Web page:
A Conversation with Nick Ripatrazone

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This Darksome BurnNick Ripatrazone, a contributor for the current issue of Shenandoah, has immersed himself in many aspects of the literary world, writing fiction, non-fiction, and poetry, serving as a founding editor of The Susquehanna Review, and teaching English courses at both secondary and undergraduate levels.  His flash fiction piece, “The Cribbing Collar,” received honorable mention in this year’s Bevel Summers Contest.  Recently, we asked Nick to share some information regarding his newly published novella, This Darksome Burn.  Named a “great new read” by High Country News, here is what the author had to say about his latest published work.

Tell us a little about This Darksome Burn.

The novella is set in the shadow of Oregon’s Siskiyou Mountains, and is focused on the splintered McGovern family. Aurea is raped by her ex-boyfriend, and though her overbearing father, Luke, gains revenge, the act does little to soothe her pain. Luke soon can’t control his vengeance, causing grief to those he is supposed to love and protect.

What made you decide to write this story in the form of a novella?

I love novellas–in fact, I recently wrote an appreciation of the form for The Millions, and although this book went through a few different forms (experimental play, novel manuscript, shooting script, and, finally a novella), its final form felt the most true. I think readers who like novellas appreciate that they are short enough to digest in a day or afternoon, but long enough to be revisited and make new discoveries.

Can you give us some insight into your writing process?

I have 5 ½ month identical twin daughters, so I write in short but focused bursts, and often late at night (and on through to midnight and the early morning hours during the weekend). The forms of the novella and short fiction are perfect for me, since I can keep them churning in the back of my mind during the day (I teach public-school English, then go for an afternoon run) but they can be refined and finished in a manageable amount of time. And I’m the type of writer who relishes revision. I’m old enough to know that drafts deserve to be torn apart, and this book is the product of cross-outs, margin notes, and the guidance of my editor/publisher, Erin Knowles McKnight.

How is this novella different from your previously published work?

My first two books of creative work were poetry (Oblations was prose poetry, This Is Not About Birds was more traditional, lineated poetry–both from Gold Wake Press), so it’s been nice to see early reviewers and readers appreciate this novella’s language. I’ve published a lot of fiction (and have another novella, as well as a short story collection, coming out next year), but poetry has taught me to write word-to-word rather than paragraph-to-paragraph. I credit the brevity of that form for helping me revise this book.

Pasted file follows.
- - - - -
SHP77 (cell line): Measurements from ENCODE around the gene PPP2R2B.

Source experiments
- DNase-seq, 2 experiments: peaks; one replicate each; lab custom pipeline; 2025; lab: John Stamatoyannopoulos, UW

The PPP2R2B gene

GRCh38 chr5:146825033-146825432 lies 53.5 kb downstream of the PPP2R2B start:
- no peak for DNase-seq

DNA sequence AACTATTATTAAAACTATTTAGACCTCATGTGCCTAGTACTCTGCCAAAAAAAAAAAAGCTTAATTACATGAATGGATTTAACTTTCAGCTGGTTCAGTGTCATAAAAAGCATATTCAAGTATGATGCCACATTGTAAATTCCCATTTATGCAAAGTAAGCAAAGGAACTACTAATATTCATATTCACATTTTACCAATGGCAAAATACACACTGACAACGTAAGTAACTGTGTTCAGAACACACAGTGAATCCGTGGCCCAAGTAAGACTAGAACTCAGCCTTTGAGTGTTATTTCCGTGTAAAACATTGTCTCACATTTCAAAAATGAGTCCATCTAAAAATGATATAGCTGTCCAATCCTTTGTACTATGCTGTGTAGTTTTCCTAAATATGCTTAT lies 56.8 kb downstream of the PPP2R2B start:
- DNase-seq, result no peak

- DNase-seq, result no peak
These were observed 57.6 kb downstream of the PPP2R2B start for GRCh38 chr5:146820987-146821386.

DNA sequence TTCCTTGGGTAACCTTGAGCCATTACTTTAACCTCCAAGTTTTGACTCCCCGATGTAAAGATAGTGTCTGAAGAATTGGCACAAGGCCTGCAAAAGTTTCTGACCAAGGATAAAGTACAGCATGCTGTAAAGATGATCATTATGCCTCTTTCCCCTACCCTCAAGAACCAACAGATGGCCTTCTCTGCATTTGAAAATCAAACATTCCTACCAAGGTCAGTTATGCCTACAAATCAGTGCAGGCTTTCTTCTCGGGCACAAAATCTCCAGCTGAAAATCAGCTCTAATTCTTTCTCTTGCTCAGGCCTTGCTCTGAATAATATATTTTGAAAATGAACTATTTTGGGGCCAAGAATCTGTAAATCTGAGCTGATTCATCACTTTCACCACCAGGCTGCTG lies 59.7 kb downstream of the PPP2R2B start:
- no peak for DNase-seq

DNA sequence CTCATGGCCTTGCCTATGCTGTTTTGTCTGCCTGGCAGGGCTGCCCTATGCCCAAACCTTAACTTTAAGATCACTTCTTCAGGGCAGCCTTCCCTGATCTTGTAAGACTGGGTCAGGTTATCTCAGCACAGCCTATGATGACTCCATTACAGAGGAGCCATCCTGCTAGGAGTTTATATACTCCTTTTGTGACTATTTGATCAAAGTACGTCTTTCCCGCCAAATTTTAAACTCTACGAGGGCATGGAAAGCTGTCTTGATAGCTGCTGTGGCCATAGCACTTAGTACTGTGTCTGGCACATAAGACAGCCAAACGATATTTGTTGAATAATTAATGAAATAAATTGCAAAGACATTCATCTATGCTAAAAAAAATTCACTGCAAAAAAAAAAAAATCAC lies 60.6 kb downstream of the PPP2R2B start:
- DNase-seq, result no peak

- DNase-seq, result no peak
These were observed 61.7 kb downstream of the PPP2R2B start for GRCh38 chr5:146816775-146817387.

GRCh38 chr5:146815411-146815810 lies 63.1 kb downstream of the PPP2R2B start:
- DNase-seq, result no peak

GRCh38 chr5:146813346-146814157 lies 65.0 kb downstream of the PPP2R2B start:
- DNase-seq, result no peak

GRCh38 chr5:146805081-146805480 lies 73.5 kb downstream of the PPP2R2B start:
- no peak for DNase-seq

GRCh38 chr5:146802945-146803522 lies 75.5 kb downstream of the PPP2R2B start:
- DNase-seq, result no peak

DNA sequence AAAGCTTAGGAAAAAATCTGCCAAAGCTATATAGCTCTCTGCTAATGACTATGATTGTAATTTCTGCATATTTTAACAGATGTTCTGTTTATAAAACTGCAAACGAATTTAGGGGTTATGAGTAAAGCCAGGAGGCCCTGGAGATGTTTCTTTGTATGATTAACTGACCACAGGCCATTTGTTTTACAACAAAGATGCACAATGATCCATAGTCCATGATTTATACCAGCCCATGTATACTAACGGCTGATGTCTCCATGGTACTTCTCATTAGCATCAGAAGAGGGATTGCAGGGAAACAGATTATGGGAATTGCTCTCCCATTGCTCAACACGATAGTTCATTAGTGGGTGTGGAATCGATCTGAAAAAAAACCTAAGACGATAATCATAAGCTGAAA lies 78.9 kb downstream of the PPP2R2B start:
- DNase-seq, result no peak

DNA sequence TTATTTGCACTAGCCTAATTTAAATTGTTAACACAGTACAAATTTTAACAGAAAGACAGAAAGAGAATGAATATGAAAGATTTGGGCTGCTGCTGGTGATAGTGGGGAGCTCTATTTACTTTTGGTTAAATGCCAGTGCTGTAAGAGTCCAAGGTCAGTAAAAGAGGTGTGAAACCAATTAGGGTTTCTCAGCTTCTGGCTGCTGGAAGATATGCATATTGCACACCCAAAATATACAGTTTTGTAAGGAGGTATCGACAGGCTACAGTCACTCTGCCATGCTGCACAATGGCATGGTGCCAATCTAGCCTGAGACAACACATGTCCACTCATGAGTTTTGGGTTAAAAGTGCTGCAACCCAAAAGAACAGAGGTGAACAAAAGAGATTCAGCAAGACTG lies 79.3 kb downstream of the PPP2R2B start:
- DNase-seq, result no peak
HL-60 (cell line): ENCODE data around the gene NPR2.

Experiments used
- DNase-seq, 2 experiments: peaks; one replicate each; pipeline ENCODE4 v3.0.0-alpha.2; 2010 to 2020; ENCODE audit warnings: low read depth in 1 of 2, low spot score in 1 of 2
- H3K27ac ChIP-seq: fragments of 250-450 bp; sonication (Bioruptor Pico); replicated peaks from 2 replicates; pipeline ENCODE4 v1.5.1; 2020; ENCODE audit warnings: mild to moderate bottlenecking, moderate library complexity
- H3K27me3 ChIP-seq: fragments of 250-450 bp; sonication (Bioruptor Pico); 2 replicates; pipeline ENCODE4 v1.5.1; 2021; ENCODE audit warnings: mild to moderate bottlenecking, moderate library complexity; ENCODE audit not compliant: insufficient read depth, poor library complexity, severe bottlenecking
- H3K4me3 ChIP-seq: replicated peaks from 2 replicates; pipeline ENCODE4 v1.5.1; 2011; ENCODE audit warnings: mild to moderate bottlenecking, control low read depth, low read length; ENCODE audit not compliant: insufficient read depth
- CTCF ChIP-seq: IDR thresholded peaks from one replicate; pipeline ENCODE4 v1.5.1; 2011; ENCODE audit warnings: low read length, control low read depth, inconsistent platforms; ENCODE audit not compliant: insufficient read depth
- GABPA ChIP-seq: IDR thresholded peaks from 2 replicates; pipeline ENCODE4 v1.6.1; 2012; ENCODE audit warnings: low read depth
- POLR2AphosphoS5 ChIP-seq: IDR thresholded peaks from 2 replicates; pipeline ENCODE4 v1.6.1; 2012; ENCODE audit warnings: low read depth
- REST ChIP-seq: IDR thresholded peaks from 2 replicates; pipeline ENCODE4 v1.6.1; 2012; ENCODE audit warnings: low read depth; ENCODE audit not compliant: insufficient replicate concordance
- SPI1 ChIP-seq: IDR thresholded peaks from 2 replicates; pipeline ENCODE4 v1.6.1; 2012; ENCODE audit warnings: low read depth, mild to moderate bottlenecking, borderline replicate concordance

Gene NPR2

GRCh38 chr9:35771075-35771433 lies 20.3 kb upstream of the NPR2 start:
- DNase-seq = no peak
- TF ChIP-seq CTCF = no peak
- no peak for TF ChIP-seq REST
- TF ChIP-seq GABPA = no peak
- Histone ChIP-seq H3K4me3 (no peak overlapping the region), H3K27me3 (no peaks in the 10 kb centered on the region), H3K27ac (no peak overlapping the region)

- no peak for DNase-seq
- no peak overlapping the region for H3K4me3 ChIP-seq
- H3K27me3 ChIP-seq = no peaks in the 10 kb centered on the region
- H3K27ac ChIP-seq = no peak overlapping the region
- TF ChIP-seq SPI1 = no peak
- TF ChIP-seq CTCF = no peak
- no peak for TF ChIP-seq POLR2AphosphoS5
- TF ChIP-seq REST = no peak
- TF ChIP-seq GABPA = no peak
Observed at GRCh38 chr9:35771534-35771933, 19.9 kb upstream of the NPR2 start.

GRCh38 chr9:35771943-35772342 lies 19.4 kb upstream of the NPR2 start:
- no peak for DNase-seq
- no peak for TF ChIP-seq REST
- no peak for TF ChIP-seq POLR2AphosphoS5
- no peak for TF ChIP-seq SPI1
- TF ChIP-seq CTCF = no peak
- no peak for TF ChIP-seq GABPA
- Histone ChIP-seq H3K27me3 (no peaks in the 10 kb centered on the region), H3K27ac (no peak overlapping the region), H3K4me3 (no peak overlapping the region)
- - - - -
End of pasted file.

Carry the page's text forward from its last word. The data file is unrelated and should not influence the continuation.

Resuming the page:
What unique aspects of your writing can readers expect to find in This Darksome Burn?

As a fan of slow-burn horror films (everything from The Shining to the more recent The House of the Devil), I definitely take a filmic approach to fiction. The book’s short chapters are meant to be snapshots rather than exhaustive narratives. It’s a book that shifts between literary and horror genres, but I lean more toward the psychological horror of “The Pedersen Kid” by William Gass than gore. This is a book about people losing their hearts and minds against the backdrop of near-constant snow.

Check out Nick Ripatrazone’s new novella This Darksome Burn, which is available from Queen’s Ferry Press.

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4 Responses to A Conversation with Nick Ripatrazone

  1. Taylor McPherson says:

    I always love to read about the writing process and how it’s so specific to each person. I think it’s interesting how for him, poetry has enabled him to employ more brevity in his other work; careful word choice is important!

  2. Rod Smith says:

    Nick’s essay in The Millions is a wonderful introduction to the novella. I’ll have to expand my to-do list to read some of the ones I’m not familiar with, and I’d like to add to his recommendations Cormac McCarthy’s Child of God, but not for the weak of heart.

  3. Wow, 6-month-old twins and teaching public-school English and writing into the early hours – I’ll never complain about lack of writing time again!

  4. Thanks for the comments–Taylor, Rod, and Andrew.

    Taylor–for me, it’s always been instructive to shift between genres and forms. The switch lays bare my assumptions as a writer. I think all fiction writers and essayists should read a healthy amount of poetry (and I’m not alone in this opinion).

    Rod–thanks for your kind words about the essay. And yes, I think McCarthy’s awareness of the page as a physical space (and his love for white space) makes him particularly well suited to this form–if only he wrote more of it!

    Andrew–something about that late-night writing time, and the pressure of not having too much of it, that makes it feel just right.

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